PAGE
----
Ivan Sache, 12 January 2003

Flag of Dauphiné

The flag of Dauphiné is a banner of the arms Ecartelé : au premier et au quatrième d'azur aux trois fleurs de lys d'or, au deuxième et au troisième d'or au dauphin d'azur crêté, barbé, loré, peautré et oreillé de gueules (Quarterly first and fourth azure three fleurs-de-lis or second and third or a dolphin azure), assigned to the province by Jacques Meurgey in his Notice historique sur les blasons des anciennes provinces de France (Historical note on the coats of arms of the ancient French provinces, 1941).

These arms, a combination of the Royal banner of France and the former arms of Dauphiné, were adopted after the transport of Dauphiné to France.

Ivan Sache, 12 January 2003

Dauphiné, the Dauphin and the dolphin

The complex relations between the province of Dauphiné, the title of Dauphin and the dolphin are outlined by M. Pastoureau [pst98] as follows.
During the feudal period, the County of Viennois, which became later more or less the modern Dauphiné, was not part of the Kingdom of France. In documents, its ruler was named Count (comes) and sometimes Dauphin (delfinus) of Viennois. There was also a Dauphin both in Forez and Auvergne, but the origin of the name is obscure.
In the first half of the 13th century, the Dauphin of Viennois adopted canting arms with a dolphin. This dolphin was a stylized fish with a curved back, a large head and a trunk, and had a spiny dorsal fin. It was also frequently crowned because the dolphin was then considered as the king of fish.
In 1343, Dauphin Humbert II ceded all his possessions to one of the sons or grand-sons of the King of France and received money and a life annuit in exchange.
On 16 July 1349, Charles of France, grand-son of Philip VI, became Dauphin du Viennois. Charles used a shield with quartered arms of France and the County of Viennois (D'or au dauphin d'azur, oreillé, crêté et barbé de gueules), and was progressively named the Dauphin.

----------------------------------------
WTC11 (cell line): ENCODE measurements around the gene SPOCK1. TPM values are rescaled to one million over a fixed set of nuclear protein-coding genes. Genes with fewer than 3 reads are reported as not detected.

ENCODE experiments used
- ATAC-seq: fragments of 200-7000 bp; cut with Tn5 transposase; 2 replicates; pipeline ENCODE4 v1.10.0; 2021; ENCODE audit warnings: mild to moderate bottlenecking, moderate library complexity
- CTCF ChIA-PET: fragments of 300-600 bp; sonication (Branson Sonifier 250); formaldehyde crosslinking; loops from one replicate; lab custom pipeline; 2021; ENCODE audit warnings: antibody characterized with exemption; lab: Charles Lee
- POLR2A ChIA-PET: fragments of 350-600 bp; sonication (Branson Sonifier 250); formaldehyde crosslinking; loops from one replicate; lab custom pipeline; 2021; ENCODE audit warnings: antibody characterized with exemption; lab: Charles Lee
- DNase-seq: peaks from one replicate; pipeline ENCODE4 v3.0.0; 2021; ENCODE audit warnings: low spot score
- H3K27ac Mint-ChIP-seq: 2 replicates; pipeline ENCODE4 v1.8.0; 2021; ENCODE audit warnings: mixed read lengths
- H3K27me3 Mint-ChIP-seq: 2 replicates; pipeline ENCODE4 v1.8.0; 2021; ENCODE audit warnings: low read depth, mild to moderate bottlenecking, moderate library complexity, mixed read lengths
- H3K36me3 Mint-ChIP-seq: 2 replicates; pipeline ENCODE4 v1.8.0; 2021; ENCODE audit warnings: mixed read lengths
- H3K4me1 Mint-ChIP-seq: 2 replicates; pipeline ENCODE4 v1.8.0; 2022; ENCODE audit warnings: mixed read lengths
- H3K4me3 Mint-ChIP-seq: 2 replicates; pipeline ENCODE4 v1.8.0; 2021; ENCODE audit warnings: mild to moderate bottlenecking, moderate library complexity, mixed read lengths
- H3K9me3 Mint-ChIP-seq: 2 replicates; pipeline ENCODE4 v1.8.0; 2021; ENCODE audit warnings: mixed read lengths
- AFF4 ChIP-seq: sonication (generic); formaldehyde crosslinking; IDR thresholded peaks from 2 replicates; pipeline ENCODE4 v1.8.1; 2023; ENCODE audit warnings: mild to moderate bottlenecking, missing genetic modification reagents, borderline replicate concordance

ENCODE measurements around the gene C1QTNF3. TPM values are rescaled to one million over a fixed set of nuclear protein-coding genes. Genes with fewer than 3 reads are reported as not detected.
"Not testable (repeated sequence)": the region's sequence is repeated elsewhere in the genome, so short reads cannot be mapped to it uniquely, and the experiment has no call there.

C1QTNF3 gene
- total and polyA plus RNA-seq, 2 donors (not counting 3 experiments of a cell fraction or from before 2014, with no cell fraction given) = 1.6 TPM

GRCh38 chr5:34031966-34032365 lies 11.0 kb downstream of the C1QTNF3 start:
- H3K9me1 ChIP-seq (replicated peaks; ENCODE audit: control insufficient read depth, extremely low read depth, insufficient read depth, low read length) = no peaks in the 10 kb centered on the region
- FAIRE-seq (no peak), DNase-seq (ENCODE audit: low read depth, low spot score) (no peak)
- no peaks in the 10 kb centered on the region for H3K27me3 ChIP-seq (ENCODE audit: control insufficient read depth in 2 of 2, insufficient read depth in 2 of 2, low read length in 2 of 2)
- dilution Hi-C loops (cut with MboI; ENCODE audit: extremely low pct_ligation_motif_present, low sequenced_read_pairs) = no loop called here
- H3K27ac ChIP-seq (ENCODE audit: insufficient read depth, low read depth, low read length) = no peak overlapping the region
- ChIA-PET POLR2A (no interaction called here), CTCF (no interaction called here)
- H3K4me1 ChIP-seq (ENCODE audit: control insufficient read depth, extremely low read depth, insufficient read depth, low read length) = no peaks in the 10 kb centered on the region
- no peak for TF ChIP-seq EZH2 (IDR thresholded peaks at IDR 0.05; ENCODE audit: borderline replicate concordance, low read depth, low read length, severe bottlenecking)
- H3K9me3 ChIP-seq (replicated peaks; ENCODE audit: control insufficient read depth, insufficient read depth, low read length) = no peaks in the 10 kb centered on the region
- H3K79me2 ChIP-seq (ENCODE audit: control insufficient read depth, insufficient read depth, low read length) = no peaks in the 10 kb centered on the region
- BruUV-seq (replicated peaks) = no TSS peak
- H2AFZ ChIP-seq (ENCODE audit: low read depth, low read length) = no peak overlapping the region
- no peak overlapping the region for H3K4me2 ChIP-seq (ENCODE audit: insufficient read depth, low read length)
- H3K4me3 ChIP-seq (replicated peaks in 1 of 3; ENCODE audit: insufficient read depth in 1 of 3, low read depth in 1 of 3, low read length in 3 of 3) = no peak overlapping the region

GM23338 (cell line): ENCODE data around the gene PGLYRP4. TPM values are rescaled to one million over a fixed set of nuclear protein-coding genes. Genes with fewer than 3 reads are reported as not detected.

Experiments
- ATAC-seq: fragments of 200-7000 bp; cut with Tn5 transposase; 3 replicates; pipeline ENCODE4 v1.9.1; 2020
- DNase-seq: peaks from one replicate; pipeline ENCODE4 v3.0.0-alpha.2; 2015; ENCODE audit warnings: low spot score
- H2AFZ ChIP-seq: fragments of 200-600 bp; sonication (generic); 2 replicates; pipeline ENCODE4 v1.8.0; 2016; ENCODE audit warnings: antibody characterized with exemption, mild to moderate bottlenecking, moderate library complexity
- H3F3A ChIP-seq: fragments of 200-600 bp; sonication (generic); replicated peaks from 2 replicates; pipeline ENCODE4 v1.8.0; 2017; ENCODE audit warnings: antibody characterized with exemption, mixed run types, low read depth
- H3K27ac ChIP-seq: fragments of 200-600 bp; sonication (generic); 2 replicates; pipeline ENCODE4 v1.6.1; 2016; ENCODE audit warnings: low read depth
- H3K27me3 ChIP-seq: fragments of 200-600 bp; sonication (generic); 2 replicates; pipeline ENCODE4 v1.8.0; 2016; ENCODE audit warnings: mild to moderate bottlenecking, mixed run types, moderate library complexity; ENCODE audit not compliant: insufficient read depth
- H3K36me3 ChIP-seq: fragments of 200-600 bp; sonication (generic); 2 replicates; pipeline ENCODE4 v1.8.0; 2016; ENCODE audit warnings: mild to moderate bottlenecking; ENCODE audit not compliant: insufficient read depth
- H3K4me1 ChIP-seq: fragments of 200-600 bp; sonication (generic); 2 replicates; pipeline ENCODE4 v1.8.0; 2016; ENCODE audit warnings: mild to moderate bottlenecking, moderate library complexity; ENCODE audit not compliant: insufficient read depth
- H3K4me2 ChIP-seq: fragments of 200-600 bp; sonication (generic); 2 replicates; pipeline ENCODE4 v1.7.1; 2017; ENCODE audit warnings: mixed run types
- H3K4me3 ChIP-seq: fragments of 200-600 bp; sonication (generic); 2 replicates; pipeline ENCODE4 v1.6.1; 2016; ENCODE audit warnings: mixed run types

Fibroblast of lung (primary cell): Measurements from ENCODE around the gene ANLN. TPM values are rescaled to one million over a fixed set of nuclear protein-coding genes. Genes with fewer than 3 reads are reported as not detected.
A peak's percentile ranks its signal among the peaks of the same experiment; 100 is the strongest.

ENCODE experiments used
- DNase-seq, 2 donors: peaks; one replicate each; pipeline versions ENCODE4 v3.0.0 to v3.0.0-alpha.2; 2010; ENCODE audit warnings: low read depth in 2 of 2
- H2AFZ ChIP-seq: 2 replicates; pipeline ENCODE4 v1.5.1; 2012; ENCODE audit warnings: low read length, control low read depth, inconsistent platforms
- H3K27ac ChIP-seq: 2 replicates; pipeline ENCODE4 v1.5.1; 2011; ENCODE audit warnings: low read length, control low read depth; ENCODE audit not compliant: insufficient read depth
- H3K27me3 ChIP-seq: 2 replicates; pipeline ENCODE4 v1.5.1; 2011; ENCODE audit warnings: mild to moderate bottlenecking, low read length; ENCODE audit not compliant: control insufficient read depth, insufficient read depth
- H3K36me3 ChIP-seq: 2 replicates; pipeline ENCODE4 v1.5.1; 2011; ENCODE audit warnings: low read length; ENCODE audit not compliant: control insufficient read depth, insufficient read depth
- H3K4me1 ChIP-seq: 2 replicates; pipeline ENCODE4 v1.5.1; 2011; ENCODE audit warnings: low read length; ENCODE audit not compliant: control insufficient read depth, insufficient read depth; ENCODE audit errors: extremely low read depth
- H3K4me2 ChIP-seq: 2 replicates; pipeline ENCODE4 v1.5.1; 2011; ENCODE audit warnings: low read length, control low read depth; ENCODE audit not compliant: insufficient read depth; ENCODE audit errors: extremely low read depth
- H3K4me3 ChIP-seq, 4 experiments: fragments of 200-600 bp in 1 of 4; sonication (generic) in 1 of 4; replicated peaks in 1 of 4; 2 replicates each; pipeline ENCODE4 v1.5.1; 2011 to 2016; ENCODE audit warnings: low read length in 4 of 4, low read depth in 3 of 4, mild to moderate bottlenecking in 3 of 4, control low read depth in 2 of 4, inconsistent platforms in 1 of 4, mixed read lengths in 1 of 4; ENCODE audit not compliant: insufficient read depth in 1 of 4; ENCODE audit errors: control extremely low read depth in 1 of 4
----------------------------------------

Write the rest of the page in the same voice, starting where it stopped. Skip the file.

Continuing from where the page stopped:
Beginning with Charles VI, the County was given to the eldest son of the King, who was also the putative throne heir. When the heir was not the King's son, he was not called the Dauphin. Dauphin was an usual abbreviation, the correct title being Premier fils de France et Dauphin du Viennois (First son of France and Dauphin of Viennois). The title of Dauphin de France, popularized during the reign of Louis XV, never existed formally.
The most famous Dauphin was Louis XVII (1785-1795), the son of Louis XVI, who mysteriously died in captivity during the Revolution. His tragic life motivated several romantic legends about him, and several impostors showed up claiming to be the Dauphin, the most famous of them being Naundorff, a watchmaker of German origin.
The word dauphin is used as a common name in French to designate the putative successor of someone of importance, especially in politics, and to nickname the team ranked second in a championship.

Ivan Sache, 9 August 1999

Bicolor flag of Dauphiné

[Simplified flag?]

Bicolor flag of Dauphiné - Image by Stefan Schwoon, 30 August 2001

On the Place de la Bastille in Grenoble, there is a display of flags of four kinds: the French national flag, the European Union flag, and two other bicolor flags, vertically divided red-yellow flags, that is the municipal flag of Grenoble, and vertically divided blue-yellow flags.
I guess that the latter flags represent Dauphiné, since those colours occur prominently in the banner of arms of the province.

Stefan Schwoon, 30 August 2001